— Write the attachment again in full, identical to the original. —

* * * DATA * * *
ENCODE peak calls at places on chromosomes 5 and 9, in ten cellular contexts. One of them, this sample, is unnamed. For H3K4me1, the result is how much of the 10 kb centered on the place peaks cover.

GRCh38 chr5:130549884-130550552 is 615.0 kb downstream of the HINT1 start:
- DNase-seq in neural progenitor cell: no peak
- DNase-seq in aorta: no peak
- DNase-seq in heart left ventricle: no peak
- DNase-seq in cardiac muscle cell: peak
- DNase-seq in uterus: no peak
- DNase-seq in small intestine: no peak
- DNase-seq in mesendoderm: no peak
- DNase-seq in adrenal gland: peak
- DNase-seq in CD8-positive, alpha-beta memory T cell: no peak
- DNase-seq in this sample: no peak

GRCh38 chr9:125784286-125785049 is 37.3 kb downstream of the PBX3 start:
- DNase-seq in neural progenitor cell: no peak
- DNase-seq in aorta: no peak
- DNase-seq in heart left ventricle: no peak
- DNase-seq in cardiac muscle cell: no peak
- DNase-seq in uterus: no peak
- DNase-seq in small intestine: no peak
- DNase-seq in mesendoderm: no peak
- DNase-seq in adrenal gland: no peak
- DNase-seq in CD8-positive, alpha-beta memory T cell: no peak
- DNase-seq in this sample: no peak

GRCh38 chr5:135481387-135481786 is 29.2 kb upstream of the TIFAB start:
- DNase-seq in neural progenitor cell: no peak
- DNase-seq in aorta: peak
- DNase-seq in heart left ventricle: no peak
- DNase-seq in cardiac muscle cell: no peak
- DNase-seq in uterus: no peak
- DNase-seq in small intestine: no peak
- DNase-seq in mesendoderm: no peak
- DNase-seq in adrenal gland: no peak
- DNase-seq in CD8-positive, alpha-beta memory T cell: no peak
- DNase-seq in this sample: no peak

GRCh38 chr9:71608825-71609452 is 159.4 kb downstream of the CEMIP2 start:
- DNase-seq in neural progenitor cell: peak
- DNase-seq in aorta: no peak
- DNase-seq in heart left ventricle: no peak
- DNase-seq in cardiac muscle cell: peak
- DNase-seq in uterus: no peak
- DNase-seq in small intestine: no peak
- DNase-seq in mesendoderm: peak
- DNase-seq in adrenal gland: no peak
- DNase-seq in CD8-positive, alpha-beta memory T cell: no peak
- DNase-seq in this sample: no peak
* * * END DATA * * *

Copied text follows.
ENCODE peak calls at places on chromosomes 5 and 9, in ten cellular contexts. One of them, this sample, is unnamed. For H3K4me1, the result is how much of the 10 kb centered on the place peaks cover.

GRCh38 chr5:130549884-130550552 is 615.0 kb downstream of the HINT1 start:
- DNase-seq in neural progenitor cell: no peak
- DNase-seq in aorta: no peak
- DNase-seq in heart left ventricle: no peak
- DNase-seq in cardiac muscle cell: peak
- DNase-seq in uterus: no peak
- DNase-seq in small intestine: no peak
- DNase-seq in mesendoderm: no peak
- DNase-seq in adrenal gland: peak
- DNase-seq in CD8-positive, alpha-beta memory T cell: no peak
- DNase-seq in this sample: no peak

GRCh38 chr9:125784286-125785049 is 37.3 kb downstream of the PBX3 start:
- DNase-seq in neural progenitor cell: no peak
- DNase-seq in aorta: no peak
- DNase-seq in heart left ventricle: no peak
- DNase-seq in cardiac muscle cell: no peak
- DNase-seq in uterus: no peak
- DNase-seq in small intestine: no peak
- DNase-seq in mesendoderm: no peak
- DNase-seq in adrenal gland: no peak
- DNase-seq in CD8-positive, alpha-beta memory T cell: no peak
- DNase-seq in this sample: no peak

GRCh38 chr5:135481387-135481786 is 29.2 kb upstream of the TIFAB start:
- DNase-seq in neural progenitor cell: no peak
- DNase-seq in aorta: peak
- DNase-seq in heart left ventricle: no peak
- DNase-seq in cardiac muscle cell: no peak
- DNase-seq in uterus: no peak
- DNase-seq in small intestine: no peak
- DNase-seq in mesendoderm: no peak
- DNase-seq in adrenal gland: no peak
- DNase-seq in CD8-positive, alpha-beta memory T cell: no peak
- DNase-seq in this sample: no peak

GRCh38 chr9:71608825-71609452 is 159.4 kb downstream of the CEMIP2 start:
- DNase-seq in neural progenitor cell: peak
- DNase-seq in aorta: no peak
- DNase-seq in heart left ventricle: no peak
- DNase-seq in cardiac muscle cell: peak
- DNase-seq in uterus: no peak
- DNase-seq in small intestine: no peak
- DNase-seq in mesendoderm: peak
- DNase-seq in adrenal gland: no peak
- DNase-seq in CD8-positive, alpha-beta memory T cell: no peak
- DNase-seq in this sample: no peak